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Happy New Year!

Dear friend,


I hope you had a nice time during the end of the year, and that all that you experienced in 2023 was digested and processed so that there is space for all that is coming in 2024!


As some of you probably know, from the yoga point of view new year resolutions are less useful than intentions. Resolutions tend to be result oriented and can easily lead to all sorts of complicated states of mind such as being disappointed of ourselves or getting stuck in a stressful ambitious pursuit, they also tend to have more of an impact on the surface and not lead to a meaningful shift at the root level. Intentions are process oriented and they usually access the core of what drives us to think, be, act, and react.


This year I want to highlight an important intention that for some of us can be profoundly transformative. First, here's a quote from Chögyam Trungpa (The Myth of Freedom and the Way of Meditation) that summarizes it well:

We must be willing to be completely ordinary people, which means accepting ourselves as we are without trying to become greater, purer, more spiritual, more insightful. If we can accept our imperfections as they are, quite ordinarily, then we can use them as part of the path. But if we try to get rid of our imperfections, then they will be enemies, obstacles on the road to our “self-improvement.”



Embracing failure

Approaching failures and mistakes as vital experiences that offer opportunities for growth and wisdom, they can often lead to new directions that may have not been available before, and they usually have something useful to teach us about ourselves and others.

The simple universal reality is that most people fail much more often than they succeed. In fact, if you take a close look into the life of people who are considered as prototypes of success you will quickly find out that they had to fail, very often miserably, before they had success, more over, some studies even show that having success that comes after failure makes it significantly more rewarding (kind of obvious), and that means that leading a fulfilled life has a lot to do with our attitude towards failures and how we process and channel them.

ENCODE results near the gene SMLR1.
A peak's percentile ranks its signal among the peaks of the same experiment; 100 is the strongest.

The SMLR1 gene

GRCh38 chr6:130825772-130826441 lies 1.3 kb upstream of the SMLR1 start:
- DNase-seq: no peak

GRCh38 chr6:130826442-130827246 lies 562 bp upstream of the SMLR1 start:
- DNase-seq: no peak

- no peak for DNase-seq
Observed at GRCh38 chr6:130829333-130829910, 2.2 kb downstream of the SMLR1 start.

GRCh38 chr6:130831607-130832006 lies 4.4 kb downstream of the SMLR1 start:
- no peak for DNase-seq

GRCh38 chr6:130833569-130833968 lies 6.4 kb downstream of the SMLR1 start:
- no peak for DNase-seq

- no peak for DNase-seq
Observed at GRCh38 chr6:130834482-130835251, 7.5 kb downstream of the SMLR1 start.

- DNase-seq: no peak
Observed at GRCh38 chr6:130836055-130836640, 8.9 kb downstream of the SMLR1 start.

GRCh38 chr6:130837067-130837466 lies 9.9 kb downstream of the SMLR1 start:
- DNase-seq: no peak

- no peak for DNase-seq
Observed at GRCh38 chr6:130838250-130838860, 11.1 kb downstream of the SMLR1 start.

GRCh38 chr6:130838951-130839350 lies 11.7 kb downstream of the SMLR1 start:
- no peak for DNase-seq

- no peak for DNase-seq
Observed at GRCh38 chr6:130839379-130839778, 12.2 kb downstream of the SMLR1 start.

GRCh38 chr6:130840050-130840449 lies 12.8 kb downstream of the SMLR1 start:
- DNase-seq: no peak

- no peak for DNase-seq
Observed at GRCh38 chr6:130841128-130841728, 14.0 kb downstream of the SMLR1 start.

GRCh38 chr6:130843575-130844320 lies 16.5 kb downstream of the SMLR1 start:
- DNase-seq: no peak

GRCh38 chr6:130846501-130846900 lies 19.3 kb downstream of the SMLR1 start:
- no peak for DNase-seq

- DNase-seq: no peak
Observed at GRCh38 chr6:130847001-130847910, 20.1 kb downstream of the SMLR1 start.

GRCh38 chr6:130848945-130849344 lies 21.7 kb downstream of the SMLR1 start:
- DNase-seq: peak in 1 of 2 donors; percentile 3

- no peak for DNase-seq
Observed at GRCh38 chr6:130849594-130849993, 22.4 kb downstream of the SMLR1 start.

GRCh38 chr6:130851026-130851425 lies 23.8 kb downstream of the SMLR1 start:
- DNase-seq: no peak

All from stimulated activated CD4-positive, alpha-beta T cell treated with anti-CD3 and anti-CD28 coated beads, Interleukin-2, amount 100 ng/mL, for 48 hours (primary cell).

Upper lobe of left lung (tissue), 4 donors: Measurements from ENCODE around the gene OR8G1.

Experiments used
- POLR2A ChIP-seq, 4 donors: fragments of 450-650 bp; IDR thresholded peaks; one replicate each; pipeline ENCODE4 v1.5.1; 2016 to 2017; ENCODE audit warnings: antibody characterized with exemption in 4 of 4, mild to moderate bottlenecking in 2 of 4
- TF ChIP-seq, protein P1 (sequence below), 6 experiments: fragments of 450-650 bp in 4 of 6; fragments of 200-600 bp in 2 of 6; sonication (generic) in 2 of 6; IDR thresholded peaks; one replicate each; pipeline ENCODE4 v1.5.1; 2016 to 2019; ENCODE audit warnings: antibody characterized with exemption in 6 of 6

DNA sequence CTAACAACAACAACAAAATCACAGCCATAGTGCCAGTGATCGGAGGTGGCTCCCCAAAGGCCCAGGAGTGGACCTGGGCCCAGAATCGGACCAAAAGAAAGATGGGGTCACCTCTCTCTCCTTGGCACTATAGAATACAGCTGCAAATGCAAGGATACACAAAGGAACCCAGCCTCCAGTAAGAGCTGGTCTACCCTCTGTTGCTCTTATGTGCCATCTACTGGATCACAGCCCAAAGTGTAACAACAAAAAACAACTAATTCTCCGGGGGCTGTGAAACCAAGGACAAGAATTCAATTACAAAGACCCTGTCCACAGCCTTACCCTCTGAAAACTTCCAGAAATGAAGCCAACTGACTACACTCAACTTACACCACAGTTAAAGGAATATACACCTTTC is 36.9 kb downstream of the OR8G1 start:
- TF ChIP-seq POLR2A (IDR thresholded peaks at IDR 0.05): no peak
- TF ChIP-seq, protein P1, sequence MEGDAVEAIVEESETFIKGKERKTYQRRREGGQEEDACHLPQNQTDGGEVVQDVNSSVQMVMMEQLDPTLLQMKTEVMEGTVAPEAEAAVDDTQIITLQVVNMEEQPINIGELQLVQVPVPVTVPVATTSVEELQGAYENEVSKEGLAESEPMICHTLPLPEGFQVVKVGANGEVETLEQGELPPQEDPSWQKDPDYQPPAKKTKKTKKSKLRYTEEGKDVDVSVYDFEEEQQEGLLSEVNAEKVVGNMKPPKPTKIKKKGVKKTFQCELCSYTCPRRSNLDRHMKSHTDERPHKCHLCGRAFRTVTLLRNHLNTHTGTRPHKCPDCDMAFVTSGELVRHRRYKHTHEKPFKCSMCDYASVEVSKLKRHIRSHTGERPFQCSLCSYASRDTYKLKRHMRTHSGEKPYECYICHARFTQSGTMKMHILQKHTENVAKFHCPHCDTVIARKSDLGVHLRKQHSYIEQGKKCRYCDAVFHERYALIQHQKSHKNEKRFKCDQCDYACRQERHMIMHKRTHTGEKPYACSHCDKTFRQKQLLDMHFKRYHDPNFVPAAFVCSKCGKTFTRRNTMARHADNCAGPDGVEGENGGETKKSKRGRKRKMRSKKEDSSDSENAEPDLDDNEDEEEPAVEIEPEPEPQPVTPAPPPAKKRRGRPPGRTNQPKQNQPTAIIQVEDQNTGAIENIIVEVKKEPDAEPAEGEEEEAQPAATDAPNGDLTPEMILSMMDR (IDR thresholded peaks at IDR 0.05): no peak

The problem is that the word "failure" has a negative connotation, it is often perceived as some kind of dead-end or something to be ashamed of. I like to use another word to describe my shortcomings - pivot, which highlights the potential of calibrating, reassessing and even finding new paths and all the excitement of new possibilities that comes with that.

The process of gradually figuring things out through trial and error, and the courage to explore new territories and take risks - is highly rewarding. Failures are a necessary part of this process and without them it would be much more dull and probably less satisfying and enriching. This doesn't mean that we should fail on purpose but when we do we can benefit much more from embracing it then rejecting it.


Happy to hear  your thoughts, comments or anything else that comes to mind!



Ending with a new year wish that two of my teachers sent the other day: ".. Wishing that 2024 is a year of transformation. May avenues of communication, tolerance, kindness, and compassion be cleared and may we find our way to peace in this troubled world".


HAPPY NEW YEAR!



Looking forward to sharing yoga with you in 2024.


With love and gratitude

Oren



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